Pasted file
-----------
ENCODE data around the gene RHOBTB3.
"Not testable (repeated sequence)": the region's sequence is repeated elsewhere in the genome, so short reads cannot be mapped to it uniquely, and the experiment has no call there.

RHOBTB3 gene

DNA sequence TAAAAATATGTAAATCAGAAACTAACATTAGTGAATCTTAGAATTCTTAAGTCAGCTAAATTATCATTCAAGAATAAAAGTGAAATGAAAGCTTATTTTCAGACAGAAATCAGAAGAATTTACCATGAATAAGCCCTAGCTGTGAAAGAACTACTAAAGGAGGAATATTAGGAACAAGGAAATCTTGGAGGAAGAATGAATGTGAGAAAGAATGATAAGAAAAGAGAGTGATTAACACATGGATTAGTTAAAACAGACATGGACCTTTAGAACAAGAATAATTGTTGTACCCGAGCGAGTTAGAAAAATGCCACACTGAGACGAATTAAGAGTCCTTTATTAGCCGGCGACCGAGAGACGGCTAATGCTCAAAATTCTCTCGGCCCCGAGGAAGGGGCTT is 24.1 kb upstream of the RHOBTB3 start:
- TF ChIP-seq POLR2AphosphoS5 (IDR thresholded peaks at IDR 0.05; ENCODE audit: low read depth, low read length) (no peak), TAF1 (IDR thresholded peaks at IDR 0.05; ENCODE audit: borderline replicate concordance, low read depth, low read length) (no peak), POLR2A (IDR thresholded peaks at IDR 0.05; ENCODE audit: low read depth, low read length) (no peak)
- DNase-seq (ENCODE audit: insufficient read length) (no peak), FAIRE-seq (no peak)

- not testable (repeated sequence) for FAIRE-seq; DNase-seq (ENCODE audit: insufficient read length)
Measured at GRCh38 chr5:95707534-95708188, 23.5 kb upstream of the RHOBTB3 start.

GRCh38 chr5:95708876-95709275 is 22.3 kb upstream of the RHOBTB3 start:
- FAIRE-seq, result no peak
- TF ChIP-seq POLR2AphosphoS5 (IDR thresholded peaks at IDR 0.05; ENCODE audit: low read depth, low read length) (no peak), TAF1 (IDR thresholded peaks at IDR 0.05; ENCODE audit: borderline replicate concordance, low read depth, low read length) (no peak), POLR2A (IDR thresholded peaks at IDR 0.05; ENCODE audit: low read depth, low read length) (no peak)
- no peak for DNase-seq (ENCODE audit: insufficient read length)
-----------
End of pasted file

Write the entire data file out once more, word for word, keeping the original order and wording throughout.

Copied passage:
ENCODE data around the gene RHOBTB3.
"Not testable (repeated sequence)": the region's sequence is repeated elsewhere in the genome, so short reads cannot be mapped to it uniquely, and the experiment has no call there.

RHOBTB3 gene

DNA sequence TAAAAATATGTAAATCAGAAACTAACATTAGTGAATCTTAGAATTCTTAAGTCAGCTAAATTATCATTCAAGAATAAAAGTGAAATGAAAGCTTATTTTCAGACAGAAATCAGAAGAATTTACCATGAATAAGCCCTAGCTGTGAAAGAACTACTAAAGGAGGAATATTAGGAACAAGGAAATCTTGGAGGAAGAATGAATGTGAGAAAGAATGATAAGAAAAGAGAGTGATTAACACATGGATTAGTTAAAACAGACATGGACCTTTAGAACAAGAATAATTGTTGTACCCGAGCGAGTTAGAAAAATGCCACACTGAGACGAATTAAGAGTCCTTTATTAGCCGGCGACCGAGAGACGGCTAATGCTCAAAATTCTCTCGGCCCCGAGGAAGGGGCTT is 24.1 kb upstream of the RHOBTB3 start:
- TF ChIP-seq POLR2AphosphoS5 (IDR thresholded peaks at IDR 0.05; ENCODE audit: low read depth, low read length) (no peak), TAF1 (IDR thresholded peaks at IDR 0.05; ENCODE audit: borderline replicate concordance, low read depth, low read length) (no peak), POLR2A (IDR thresholded peaks at IDR 0.05; ENCODE audit: low read depth, low read length) (no peak)
- DNase-seq (ENCODE audit: insufficient read length) (no peak), FAIRE-seq (no peak)

- not testable (repeated sequence) for FAIRE-seq; DNase-seq (ENCODE audit: insufficient read length)
Measured at GRCh38 chr5:95707534-95708188, 23.5 kb upstream of the RHOBTB3 start.

GRCh38 chr5:95708876-95709275 is 22.3 kb upstream of the RHOBTB3 start:
- FAIRE-seq, result no peak
- TF ChIP-seq POLR2AphosphoS5 (IDR thresholded peaks at IDR 0.05; ENCODE audit: low read depth, low read length) (no peak), TAF1 (IDR thresholded peaks at IDR 0.05; ENCODE audit: borderline replicate concordance, low read depth, low read length) (no peak), POLR2A (IDR thresholded peaks at IDR 0.05; ENCODE audit: low read depth, low read length) (no peak)
- no peak for DNase-seq (ENCODE audit: insufficient read length)